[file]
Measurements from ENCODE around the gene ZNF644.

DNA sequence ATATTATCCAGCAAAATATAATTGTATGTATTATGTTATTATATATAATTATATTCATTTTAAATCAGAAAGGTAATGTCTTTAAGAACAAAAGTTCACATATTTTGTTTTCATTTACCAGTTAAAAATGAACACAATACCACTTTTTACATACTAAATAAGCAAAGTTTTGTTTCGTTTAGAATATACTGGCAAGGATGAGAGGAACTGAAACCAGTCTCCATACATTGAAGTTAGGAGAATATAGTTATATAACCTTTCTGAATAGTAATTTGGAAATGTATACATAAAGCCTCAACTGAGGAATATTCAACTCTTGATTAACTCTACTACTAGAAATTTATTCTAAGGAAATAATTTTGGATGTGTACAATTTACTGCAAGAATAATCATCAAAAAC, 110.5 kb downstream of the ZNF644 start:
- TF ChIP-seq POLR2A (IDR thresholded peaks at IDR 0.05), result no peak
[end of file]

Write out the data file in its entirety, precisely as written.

Measurements from ENCODE around the gene ZNF644.

DNA sequence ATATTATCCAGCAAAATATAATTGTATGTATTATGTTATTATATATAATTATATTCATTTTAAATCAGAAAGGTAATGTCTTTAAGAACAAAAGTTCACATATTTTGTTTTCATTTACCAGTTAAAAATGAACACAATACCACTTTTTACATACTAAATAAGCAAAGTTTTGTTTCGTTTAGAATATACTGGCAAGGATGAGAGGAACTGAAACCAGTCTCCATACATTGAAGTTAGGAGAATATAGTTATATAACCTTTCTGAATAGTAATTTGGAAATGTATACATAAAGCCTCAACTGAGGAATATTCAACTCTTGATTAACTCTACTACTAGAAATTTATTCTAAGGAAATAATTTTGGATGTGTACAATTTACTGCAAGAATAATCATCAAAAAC, 110.5 kb downstream of the ZNF644 start:
- TF ChIP-seq POLR2A (IDR thresholded peaks at IDR 0.05), result no peak